We have reviewed a few games from developer Annurig over the course of the last two years or so, and all the games follow the same design ethos. Fiendishly addictive puzzle games designed for real fans of the genre, with a high degree of difficulty that still manage to remain fair, these games are all completely different but all also share one negative: that they are very basic in terms of presentation. Aside from Electrified Puzzle, which looked far better than the rest.
Despite this, these games all great, especially if you like a bit more difficulty with your puzzle games. Now, with 4four, with have the game that perhaps, defines the developer. Taking the simplistic look and running with it, 4four definitely doesn’t look like much, but just you try to put it down after you have started to play it.
4four gives you four moves to clear a series of squares with a variety of smaller squares inside them. You clear the bigger squares by aligning rows and columns of the smaller squares and combining the squares together. It sounds confusing, but a nifty interactive tutorial will have you ready in a minute or two and you will soon be spinning and dragging the squares like an old pro.
Essentially a simple logic game, this soon becomes very tough with real planning required, even for just the four moves allowed. However, I did find that I was never stuck for too long on one level and many times I would swoop twenty or thirty levels aside before finding one that I couldn’t get my head around. Luckily, the developer has made the very wise decision of unlocking all the levels from the start, so you can pick and choose levels as it suits you, even working your way backwards from the final level to the first. There is even a ‘random level’ button that will pluck a level for you to try, which actually turns out to be a great way of continuing after you have cleared all the levels.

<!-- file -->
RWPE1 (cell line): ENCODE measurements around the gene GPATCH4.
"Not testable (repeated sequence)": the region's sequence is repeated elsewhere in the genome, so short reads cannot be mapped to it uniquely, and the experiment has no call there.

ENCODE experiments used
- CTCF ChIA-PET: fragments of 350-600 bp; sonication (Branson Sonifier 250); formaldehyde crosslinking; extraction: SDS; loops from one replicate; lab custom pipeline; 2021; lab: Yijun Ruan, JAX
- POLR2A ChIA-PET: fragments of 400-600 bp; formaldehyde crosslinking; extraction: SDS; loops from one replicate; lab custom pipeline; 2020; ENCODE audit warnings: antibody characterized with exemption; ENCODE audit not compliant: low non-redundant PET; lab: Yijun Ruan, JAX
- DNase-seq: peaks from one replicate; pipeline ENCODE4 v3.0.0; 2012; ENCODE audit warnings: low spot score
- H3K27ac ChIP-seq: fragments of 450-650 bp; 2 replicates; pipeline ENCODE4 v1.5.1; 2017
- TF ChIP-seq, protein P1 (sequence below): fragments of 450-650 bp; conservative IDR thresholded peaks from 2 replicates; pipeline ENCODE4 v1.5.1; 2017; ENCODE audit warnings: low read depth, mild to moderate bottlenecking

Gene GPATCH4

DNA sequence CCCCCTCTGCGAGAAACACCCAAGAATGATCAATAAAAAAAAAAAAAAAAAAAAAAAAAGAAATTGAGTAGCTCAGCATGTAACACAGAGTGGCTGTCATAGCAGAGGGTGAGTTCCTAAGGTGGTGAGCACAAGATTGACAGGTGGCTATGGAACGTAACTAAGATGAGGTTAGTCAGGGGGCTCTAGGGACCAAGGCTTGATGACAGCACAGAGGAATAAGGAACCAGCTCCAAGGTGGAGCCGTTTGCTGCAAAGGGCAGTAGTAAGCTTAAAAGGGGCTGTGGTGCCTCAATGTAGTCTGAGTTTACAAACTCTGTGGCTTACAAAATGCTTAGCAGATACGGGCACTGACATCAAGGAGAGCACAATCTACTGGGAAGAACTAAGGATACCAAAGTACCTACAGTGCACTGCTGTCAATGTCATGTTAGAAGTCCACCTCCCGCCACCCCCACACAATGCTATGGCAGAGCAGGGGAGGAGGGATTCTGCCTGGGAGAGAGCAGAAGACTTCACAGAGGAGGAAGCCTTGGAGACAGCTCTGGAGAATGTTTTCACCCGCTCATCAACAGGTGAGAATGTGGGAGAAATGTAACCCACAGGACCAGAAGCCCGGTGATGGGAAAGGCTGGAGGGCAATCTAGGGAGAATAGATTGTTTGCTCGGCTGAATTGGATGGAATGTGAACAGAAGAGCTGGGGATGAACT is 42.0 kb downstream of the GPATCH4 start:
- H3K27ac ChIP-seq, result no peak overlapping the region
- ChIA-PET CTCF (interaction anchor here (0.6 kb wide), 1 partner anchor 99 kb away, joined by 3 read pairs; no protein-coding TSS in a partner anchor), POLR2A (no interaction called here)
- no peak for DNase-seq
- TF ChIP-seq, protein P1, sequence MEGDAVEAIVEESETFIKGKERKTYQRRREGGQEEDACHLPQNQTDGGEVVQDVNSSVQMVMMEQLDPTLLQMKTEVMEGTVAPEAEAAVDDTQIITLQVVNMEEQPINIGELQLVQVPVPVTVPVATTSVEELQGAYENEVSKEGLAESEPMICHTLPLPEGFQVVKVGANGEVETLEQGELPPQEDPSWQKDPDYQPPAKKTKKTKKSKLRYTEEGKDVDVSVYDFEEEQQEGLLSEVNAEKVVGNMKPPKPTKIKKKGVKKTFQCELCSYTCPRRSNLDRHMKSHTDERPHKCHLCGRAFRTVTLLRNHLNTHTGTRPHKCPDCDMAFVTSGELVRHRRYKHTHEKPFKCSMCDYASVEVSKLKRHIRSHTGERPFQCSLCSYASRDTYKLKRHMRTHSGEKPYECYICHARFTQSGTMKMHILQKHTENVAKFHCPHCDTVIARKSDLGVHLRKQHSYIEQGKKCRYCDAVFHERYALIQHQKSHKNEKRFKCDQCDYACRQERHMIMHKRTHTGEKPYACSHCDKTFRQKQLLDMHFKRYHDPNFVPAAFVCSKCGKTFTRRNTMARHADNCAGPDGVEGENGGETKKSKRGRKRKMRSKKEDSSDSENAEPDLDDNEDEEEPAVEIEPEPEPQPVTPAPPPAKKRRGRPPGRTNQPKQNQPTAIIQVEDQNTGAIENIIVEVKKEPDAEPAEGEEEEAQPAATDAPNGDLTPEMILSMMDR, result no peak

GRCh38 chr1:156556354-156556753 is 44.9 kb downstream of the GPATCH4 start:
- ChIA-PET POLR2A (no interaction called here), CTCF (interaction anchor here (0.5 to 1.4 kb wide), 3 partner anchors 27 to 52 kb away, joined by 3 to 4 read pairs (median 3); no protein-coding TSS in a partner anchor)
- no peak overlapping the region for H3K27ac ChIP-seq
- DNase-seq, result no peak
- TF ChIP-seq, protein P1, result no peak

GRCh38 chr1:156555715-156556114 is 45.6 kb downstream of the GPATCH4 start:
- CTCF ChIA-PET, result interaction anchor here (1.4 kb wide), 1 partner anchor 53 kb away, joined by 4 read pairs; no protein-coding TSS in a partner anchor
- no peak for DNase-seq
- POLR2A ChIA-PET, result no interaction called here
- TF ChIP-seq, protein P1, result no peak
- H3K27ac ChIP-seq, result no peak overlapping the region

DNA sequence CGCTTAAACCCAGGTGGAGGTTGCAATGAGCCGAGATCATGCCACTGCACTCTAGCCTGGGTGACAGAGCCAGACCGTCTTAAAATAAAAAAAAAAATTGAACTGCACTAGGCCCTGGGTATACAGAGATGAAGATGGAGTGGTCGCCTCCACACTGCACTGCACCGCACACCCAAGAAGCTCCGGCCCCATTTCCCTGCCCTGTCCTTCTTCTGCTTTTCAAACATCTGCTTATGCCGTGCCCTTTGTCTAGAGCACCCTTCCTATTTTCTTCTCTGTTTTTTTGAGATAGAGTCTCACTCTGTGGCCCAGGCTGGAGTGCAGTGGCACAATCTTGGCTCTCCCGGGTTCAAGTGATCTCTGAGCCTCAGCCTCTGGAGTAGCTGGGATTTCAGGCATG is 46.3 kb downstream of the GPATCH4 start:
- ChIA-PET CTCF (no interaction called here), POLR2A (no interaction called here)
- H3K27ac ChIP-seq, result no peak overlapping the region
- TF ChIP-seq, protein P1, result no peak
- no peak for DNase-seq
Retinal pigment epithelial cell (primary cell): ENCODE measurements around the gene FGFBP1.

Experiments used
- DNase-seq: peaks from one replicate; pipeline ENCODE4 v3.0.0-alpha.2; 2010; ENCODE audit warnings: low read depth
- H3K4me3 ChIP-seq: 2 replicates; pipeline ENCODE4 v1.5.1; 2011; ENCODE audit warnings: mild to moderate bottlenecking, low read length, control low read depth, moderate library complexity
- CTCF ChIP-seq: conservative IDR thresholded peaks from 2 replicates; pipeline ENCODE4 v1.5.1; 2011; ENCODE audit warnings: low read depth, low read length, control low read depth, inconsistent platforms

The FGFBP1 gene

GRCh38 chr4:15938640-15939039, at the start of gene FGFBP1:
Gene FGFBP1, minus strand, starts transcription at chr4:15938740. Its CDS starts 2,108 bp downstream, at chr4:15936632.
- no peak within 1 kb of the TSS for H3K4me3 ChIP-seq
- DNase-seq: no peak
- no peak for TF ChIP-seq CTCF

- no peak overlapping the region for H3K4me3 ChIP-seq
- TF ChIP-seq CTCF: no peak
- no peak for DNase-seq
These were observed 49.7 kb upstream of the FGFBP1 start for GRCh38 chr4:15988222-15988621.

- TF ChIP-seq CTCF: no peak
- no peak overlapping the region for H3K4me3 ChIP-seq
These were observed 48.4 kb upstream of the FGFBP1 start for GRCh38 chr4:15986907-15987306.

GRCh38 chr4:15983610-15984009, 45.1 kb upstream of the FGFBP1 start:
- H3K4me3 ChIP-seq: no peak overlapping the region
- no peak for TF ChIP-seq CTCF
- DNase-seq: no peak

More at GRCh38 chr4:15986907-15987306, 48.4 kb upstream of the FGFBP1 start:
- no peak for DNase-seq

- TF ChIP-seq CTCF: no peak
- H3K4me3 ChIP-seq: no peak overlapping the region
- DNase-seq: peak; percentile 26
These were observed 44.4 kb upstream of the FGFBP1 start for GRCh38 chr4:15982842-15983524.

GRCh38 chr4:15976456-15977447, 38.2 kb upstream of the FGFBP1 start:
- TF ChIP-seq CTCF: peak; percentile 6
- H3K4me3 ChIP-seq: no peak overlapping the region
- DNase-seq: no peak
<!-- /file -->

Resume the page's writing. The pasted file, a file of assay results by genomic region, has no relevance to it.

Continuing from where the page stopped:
There 400 levels to play through here, so content is most certainly not a problem, and I do feel that the developer has been very generous here. When you have completed a level, it is highlighted in the level list, but I think there is one extra thing that would add some more longevity for hardcore players, and that is if you got a special award for finishing a level in one go without an error. Yes, some people will just exit and re-enter the level to get the award, but it would still be a nice extra and they would still have to memorise the stage. Each level that you finish without an error could turn gold, and I know it is something that would push me to revisit particular levels.
The game is simple logic, but is very addictive. The basic sounds and looks may put some people off, but this is a great puzzler, which is completely free with no ads, and is another addition to Annurig’s secret stable of puzzle games that the world hasn’t noticed yet.